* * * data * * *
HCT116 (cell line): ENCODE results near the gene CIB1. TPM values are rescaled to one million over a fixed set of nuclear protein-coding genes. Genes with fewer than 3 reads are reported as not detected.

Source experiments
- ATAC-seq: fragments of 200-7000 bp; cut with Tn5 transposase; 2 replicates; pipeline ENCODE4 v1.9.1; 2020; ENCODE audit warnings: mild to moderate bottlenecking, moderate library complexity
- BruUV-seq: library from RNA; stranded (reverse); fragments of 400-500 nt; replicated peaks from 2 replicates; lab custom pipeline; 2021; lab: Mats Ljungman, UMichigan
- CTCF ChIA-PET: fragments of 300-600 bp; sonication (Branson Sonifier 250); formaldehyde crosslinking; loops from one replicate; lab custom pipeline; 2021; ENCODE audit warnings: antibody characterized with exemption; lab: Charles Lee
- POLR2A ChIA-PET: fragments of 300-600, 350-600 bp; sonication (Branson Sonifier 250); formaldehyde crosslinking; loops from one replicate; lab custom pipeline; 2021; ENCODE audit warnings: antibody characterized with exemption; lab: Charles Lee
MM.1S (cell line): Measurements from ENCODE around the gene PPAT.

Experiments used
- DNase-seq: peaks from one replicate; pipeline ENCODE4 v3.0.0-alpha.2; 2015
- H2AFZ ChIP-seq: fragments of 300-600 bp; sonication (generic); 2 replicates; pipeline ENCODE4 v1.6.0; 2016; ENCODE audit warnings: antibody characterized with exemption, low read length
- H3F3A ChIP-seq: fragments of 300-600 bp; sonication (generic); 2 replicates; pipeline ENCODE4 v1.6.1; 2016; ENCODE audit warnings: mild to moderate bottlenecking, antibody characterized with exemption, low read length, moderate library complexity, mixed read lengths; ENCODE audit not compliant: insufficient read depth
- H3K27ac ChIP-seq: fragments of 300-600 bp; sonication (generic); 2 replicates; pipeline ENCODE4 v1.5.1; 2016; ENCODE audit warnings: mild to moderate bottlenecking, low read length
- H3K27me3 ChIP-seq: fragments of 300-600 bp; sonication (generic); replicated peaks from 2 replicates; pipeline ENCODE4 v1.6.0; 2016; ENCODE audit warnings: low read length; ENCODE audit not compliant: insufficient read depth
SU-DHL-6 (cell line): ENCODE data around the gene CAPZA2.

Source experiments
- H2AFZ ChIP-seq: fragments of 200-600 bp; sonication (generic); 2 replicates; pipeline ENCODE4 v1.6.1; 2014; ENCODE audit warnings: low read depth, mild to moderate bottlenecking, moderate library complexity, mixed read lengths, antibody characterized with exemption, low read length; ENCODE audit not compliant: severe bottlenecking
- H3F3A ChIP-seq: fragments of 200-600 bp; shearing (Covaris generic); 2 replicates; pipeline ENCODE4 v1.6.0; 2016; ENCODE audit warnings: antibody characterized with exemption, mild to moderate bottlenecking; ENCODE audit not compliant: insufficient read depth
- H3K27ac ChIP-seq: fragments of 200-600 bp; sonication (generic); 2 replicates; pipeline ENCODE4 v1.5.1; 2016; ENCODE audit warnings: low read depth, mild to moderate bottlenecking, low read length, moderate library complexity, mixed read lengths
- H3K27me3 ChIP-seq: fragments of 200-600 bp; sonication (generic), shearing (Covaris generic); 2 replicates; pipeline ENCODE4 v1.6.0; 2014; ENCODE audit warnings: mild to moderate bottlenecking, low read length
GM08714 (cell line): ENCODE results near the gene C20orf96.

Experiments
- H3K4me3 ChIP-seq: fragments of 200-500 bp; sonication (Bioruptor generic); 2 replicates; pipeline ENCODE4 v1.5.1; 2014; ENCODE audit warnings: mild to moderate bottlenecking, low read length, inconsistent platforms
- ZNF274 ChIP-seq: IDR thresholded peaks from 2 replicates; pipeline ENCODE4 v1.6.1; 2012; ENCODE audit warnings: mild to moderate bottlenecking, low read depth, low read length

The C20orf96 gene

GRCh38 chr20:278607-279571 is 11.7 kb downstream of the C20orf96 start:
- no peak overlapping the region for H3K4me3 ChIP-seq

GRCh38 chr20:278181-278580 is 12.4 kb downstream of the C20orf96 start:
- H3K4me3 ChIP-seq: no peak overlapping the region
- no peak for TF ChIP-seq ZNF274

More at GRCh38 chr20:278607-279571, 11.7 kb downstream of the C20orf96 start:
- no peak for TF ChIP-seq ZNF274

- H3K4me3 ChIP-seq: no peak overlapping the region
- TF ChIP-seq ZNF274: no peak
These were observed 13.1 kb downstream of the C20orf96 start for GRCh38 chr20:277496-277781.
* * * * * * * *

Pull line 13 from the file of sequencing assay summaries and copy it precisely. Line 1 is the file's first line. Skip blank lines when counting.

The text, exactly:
- H3K27me3 ChIP-seq: fragments of 300-600 bp; sonication (generic); replicated peaks from 2 replicates; pipeline ENCODE4 v1.6.0; 2016; ENCODE audit warnings: low read length; ENCODE audit not compliant: insufficient read depth